Besides, wouldn’t you want to know if everyone thinks the your front desk person is a witch?  Or that you always seem to be running late?

Let’s face it–you’re not perfect. Why not find out what you’re doing wrong, or what you could be better at?  If several patients comment that you are only interested in making money, then it seems pretty clear that you are not creating value for your dentistry in the patient’s mind before you hit them with the cost.

I know it’s painful to hear negative feedback. Nobody likes it.  But the wise person swallows their pride and reflects on what is being said.  Think of the value of hearing comments like this:

“I found a dentist with much newer technology.”

“Their hours were just too inconvenient for my schedule. I found someone with early morning appointments.”

“The dentist recommended one treatment, but then the hygienist told me it wasn’t necessary. Too confusing!”

“They fixed my crown and then they told me how much it was going to cost. It was way more than I expected!”

Couldn’t you learn from each one of these comments?  As much as I believe reviews are of ever-increasing value when attracting new patients, I think the feedback is of equal or even greater value.

The rule of thumb is that for every complaint you hear, there are at least ten people who won’t speak up but feel the same way.

This is one more reason why you need a systematic process of eliciting reviews from your patients. It is much easier if you have PatientActivator, DemandForce, or Revenue Well, those applications that work within your PMS.  They automatically survey your patients and bring back a steady stream of reviews that you can learn from, and you can control where they post. (As opposed to Yelp reviews, for example, which are beyond your control.)  And if you are using a program like PatientActivator, then you are giving the patient a chance to send you comments before they go out and do it somewhere else online.

I recently created a video explaining how PatientActivator works. Take 3 minutes and check it out here!

If you would like to receive my blog by email, simply fill in the box up on the right and then confirm the email subscription when it is sent to you, and you’ll never miss a post! And relax, I’ll never spam you or sell your email.

Graph Search Makes Facebook Critical for Dentists

When people are searching for a new dentist online, they typically go to three different places to check you out: your website, review sites like Yelp, and social media, mostly Facebook.  A big change to Facebook now makes this third part significantly easier. Last week, the long anticipated Graph Search on Facebook was officially launched.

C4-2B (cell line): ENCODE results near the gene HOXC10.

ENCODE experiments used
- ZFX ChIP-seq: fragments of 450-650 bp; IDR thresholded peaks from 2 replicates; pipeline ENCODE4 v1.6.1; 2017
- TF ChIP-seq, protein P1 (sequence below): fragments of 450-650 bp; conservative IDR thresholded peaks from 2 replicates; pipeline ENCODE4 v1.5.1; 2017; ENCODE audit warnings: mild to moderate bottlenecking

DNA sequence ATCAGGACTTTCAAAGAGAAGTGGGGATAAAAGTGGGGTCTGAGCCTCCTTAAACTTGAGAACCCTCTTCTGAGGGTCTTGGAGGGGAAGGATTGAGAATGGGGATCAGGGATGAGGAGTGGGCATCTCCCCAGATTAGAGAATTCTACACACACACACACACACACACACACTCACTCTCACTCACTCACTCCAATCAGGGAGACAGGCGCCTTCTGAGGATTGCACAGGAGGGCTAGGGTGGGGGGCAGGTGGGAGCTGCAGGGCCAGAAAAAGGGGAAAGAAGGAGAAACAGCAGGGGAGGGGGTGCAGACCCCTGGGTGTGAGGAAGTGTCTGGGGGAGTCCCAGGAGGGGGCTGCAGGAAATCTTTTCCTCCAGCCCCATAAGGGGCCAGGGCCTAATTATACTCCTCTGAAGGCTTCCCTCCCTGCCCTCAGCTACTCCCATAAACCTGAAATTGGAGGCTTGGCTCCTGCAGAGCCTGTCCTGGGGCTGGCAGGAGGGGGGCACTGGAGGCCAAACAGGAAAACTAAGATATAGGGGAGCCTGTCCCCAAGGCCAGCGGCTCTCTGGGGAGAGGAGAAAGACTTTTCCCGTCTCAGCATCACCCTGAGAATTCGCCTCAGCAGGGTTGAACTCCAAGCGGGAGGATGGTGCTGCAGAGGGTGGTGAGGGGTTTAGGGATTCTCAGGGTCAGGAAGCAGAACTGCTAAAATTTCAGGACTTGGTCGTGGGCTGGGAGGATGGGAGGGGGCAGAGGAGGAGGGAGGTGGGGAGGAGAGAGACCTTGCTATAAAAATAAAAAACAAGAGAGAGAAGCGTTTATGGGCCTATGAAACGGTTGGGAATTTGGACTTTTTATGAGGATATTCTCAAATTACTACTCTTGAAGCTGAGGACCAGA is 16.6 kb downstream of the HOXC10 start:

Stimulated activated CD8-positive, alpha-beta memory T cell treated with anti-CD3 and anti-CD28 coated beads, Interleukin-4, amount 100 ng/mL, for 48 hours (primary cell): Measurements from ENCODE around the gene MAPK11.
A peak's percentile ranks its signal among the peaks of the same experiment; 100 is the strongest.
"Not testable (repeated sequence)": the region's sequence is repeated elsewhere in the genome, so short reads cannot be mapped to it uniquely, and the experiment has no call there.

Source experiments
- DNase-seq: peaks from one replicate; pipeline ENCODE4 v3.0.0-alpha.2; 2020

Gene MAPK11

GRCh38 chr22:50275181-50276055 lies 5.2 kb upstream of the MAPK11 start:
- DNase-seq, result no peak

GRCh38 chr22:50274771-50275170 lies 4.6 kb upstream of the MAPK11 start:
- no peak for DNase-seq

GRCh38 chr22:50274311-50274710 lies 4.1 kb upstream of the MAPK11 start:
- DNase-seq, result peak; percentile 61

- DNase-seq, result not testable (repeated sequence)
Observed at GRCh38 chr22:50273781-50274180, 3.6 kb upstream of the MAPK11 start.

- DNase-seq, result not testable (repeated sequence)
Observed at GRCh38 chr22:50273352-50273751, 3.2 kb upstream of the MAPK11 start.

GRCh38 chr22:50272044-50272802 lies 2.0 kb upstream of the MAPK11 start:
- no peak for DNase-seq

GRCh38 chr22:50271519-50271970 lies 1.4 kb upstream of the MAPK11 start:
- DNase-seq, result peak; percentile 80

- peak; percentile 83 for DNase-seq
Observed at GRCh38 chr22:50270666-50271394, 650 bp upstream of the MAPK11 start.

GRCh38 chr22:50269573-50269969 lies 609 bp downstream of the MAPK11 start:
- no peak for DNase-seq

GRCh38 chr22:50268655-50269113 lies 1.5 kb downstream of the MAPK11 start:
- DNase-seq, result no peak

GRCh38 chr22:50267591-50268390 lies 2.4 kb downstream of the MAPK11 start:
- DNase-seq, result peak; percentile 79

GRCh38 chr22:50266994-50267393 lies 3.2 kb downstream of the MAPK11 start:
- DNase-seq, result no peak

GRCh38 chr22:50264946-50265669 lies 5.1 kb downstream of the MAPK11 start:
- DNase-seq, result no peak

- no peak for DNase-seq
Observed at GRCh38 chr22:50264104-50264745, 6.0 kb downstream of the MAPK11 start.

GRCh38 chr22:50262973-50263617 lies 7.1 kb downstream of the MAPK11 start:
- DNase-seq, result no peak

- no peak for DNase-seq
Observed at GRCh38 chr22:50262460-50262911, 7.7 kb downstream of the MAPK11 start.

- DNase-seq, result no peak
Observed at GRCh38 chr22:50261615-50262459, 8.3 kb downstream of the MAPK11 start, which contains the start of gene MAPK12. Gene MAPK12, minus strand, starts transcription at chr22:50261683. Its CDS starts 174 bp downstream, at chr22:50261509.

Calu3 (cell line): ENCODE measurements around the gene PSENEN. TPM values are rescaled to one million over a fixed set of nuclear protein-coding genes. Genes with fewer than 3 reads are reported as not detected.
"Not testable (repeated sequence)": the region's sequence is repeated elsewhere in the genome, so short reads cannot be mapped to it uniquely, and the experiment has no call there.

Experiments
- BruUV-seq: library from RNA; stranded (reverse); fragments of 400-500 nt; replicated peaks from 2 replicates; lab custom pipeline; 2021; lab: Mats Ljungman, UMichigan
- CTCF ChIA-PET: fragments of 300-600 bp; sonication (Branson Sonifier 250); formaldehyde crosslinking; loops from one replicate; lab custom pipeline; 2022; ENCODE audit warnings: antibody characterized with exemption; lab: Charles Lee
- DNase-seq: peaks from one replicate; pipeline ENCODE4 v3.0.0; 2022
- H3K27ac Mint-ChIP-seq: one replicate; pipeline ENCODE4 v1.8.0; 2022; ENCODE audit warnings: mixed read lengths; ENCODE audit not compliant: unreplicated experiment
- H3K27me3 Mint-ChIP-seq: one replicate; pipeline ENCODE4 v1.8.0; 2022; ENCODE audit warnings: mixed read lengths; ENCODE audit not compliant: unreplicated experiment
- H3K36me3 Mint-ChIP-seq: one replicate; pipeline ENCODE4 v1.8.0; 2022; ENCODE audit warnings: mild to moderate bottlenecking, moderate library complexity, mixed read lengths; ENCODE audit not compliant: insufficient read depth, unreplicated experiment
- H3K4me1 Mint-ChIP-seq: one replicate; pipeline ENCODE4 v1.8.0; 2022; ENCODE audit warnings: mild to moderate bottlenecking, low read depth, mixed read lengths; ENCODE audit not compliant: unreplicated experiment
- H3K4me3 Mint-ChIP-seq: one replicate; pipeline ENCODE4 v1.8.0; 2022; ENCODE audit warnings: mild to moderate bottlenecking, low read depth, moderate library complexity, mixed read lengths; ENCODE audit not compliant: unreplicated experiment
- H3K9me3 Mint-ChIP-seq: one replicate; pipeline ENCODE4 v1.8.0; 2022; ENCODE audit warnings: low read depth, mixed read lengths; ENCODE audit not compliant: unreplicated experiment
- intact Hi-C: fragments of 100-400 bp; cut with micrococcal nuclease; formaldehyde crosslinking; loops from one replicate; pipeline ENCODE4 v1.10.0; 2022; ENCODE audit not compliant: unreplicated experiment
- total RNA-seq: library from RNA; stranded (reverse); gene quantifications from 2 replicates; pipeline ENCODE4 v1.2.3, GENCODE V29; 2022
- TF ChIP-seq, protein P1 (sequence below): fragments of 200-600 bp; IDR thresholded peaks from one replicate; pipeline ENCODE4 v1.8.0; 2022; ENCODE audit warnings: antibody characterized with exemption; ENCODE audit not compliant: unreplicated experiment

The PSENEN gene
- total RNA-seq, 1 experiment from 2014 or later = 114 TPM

For those of you who don’t know what this is, I’ll explain.Graph search main info Facebook used to be very hard to search. For example, if you wanted to know if any of your friends knew a good Polish restaurant in Manhattan, you essentially had to go to each friend’s profile and look through their “likes”. Or you posted a request on your wall and hoped people answered.

Now Facebook works just like Google, with some interesting variations. You can search for anything: photos of the Grand Canyon, restaurants in Duluth, or videos of narwhals, and it will show you what your friends have posted. And, as you enter your search request, it offers suggestions.

See all the choices it offers?

See all the choices it offers?

So now, anyone can find anything any friend ever posted (unless they block Graph Search). That’s a big deal. If you don’t think so, keep in mind that 70% of the US population now uses social media, and with 18-34 year-olds, 48% of them check Facebook when they wake up!

This also shifts your Facebook strategy (if you have one) from posting on a regular basis to a different type of engagement with your patients. Now it’s what they post that matters.

This is what the results will look like, depending on the search criteria.

Graph Search dentists visited
Now they can click on your page and see everything patients and you have put on your wall, and how many patients like your practice.

This should be your new Facebook strategy:

  1. Ask patients to “check in” on Facebook when they come to your office. They can do this on their smartphones. Many of them already do this everywhere they go.
  2. It’s more critical than ever to have patients “like” your Facebook practice page.
  3. Ask patients to post on Facebook while they are in the office, and if they want, post a photo or make a video recommending you.
  4. Your own posts are still very important to show the personal side of your practice. Click here for my blog on what to post.

Sound like a lot?  You’re only asking them to do what many Facebook users already do on a regular basis with all the businesses they use.  You’re just reminding them.  This will also, in time, make advertising on Facebook much more effective for dental practices. I’ll let you know when I think that’s a viable option, and how to best go about it.  But for now, get social!


If you would like to receive my blog by email, simply fill in the box up on the right and then confirm the email subscription when it is sent to you, and you’ll never miss a post! And relax, I’ll never spam you or sell your email.